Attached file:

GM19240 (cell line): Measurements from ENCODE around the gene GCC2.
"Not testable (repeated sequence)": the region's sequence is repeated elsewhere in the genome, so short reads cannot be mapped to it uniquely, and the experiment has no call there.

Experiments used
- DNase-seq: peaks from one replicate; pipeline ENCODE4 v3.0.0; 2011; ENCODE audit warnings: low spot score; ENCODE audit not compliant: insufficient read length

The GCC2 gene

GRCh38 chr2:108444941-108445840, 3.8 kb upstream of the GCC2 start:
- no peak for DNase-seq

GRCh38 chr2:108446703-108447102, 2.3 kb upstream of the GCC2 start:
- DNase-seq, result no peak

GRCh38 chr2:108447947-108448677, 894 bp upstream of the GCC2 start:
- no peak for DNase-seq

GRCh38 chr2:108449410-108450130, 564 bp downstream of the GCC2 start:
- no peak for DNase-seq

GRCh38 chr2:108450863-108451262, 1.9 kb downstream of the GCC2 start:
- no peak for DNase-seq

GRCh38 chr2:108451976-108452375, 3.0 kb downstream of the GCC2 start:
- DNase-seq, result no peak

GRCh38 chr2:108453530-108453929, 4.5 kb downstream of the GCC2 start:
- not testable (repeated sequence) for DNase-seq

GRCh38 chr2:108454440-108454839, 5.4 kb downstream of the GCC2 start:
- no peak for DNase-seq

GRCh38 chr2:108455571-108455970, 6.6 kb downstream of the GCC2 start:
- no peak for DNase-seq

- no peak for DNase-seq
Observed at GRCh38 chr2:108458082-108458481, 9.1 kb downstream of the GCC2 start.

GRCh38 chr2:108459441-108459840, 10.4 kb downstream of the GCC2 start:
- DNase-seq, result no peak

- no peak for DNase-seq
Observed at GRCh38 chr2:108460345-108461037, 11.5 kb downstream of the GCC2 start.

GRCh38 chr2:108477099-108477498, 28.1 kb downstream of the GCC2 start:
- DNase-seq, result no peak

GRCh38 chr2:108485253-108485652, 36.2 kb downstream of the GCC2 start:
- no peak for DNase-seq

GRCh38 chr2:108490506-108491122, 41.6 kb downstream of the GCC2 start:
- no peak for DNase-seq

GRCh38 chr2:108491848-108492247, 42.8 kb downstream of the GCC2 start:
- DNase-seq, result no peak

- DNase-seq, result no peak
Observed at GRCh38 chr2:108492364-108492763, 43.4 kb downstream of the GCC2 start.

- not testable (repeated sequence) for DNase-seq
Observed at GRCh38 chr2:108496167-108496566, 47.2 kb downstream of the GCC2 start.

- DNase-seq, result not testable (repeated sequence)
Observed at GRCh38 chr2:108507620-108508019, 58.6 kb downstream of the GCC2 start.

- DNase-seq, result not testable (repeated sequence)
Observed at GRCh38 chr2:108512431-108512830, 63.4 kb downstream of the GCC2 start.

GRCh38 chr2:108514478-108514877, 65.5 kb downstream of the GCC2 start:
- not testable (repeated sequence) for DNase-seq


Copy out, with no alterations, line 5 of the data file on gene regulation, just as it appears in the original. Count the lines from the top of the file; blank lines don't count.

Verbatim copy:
The GCC2 gene